As you progress in the professional world, you may be asked or even required to speak publicly about your work or work projects. In these moments, it is essential to present yourself in the best possible light, something which can be immensely difficult for someone who suffers from a fear of public speaking.
This fear is more common than you may think and there are steps that can be taken to understand and eventually overcome your fear of public speaking.
KNOW YOUR TOPIC
The better you understand what you’re talking about — and the more you care about the topic — the less likely you’ll make a mistake or get off track. If you do get lost, you’ll be able to recover quickly.
PRACTICE IN FRONT OF AN AUDIENCE
The mere presence of other people can create a feeling of uncomfortable anxiety. To overcome the fear, you must adjust to the situation – something which is not possible if you practise solo.
The key is to practise under conditions that resemble the real performance but on a smaller scale. In a small group, you can see everyone’s facial expressions and understand what it feels like to be the focus of everyone’s attention. Whilst this may feel like the opposite of what you want to do, preparing yourself under conditions with maximal anxiety will make the real thing less daunting.
Record yourself giving the talk from beginning to end, ensuring it is as close to the real thing as possible. Listen/ watch it and make notes on anything you wish to change or improve on. This is a great way to identify anything which may cause you difficulty in the real thing.
KNOW YOUR AUDIENCE
Gaining a deeper insight into your intended audience can be highly advantageous. Along with helping you to tailor your material, it also allows you to humanise the audience and find aspects of common ground. Whilst it’s not always possible to build comfortable relationships beforehand, a little knowledge about the audience can make them feel like less of a stranger and reduce your anxiety.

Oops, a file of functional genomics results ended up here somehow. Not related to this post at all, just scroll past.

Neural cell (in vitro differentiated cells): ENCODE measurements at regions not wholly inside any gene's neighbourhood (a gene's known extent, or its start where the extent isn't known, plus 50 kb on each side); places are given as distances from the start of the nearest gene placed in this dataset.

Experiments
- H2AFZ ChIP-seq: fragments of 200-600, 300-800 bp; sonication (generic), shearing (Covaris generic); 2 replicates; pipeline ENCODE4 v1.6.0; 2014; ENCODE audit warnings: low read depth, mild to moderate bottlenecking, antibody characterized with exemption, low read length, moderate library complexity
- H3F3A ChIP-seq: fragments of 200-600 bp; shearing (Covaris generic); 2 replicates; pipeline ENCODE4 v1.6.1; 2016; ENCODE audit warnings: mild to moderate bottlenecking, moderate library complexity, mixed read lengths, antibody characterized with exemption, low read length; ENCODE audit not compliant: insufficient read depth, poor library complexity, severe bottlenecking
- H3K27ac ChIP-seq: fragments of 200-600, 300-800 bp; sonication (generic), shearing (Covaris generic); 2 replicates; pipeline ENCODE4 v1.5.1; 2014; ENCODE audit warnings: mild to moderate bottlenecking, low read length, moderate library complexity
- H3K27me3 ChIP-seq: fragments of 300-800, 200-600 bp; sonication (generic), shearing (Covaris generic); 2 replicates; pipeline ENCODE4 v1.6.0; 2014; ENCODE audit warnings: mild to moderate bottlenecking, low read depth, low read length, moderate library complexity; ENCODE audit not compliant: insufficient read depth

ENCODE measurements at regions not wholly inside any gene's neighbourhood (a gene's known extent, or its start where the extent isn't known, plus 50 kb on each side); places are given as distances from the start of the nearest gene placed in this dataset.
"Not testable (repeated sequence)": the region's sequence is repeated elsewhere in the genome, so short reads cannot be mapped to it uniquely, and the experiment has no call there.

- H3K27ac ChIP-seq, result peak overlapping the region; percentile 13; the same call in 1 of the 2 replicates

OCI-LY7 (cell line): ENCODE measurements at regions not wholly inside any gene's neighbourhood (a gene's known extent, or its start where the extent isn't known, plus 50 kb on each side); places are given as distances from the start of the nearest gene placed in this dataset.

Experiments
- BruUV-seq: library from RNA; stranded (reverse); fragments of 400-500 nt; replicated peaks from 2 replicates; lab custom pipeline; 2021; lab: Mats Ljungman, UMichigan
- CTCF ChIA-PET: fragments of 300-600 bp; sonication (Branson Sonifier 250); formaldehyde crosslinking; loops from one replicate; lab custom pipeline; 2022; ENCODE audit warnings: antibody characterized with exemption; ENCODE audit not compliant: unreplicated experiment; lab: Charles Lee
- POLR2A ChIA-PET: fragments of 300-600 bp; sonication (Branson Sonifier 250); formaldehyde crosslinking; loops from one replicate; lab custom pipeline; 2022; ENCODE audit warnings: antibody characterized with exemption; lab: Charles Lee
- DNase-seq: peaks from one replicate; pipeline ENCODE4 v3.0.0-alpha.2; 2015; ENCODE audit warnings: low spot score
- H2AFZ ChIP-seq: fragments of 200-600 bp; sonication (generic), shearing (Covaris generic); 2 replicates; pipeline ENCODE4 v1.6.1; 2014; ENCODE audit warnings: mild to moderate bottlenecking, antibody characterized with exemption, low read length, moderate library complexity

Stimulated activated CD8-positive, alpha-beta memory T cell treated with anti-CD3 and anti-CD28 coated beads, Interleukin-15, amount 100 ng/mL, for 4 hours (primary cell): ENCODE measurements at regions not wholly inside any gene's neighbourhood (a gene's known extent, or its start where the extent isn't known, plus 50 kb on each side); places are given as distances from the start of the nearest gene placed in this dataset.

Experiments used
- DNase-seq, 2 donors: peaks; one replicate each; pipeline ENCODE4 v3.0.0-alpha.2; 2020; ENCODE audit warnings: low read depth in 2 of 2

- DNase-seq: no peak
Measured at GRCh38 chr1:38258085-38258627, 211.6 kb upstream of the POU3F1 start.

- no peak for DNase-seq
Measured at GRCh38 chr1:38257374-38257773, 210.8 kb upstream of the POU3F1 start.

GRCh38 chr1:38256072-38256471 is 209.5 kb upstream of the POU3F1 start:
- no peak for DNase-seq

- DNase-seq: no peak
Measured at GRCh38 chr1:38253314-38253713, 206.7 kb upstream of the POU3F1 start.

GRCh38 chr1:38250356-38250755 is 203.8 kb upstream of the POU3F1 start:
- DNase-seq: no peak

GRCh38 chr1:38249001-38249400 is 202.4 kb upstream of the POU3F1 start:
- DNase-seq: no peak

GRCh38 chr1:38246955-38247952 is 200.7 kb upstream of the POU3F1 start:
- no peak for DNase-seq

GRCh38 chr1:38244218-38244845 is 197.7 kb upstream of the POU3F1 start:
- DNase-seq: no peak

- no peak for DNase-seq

TURN OFF THE LIGHTS
If possible, darken the room to obscure the audience. This has two benefits:
- Whilst it makes it easier for the audience to see the stage, it also allows individual faces to become less visible. This can greatly reduce the feeling of being watched,
- It allows the audience to feel more concealed and therefore less inhibited in what they are willing to laugh at.
LEAD WITH A GREAT OPENING POINT
Knowing where to start can be a great source of anxiety when speaking to large audiences. A great opening point can pull the audience’s attention away from the speaker and gets them thinking instead of judging. A couple of ideas to try are:
- Question or puzzle – based around the subject which will then be answered later
- Story – getting the audience to think about the narrative, plot and characters.
CHALLENGE SPECIFIC WORRIES
It’s human nature to overestimate the likelihood of bad things happening. A way to overcome this is to list all of your worries and then directly challenge them with probable and alternative outcomes.
DON’T FEAR A MOMENT OF SILENCE
Don’t panic If you lose track of what you’re saying or start to feel nervous and your mind goes blank. It may seem like you’ve been silent for an eternity when In reality, it’s probably only been a few seconds. Even if it’s longer, it’s likely your audience won’t mind a pause to consider what you’ve been saying. Just take a few slow, deep breaths.
While fear teaches you to protect yourself in risky situations, letting that fear stand between you and your audience could prevent you from sharing inspiring ideas, speaking about important work, and presenting interesting solutions to problems that affect many people and ultimately moving up the career ladder. The more public speaking events you partake in, the less nervous you get — partly because you improve, but mainly because you work out that the world does not end if things do not go quite to plan.
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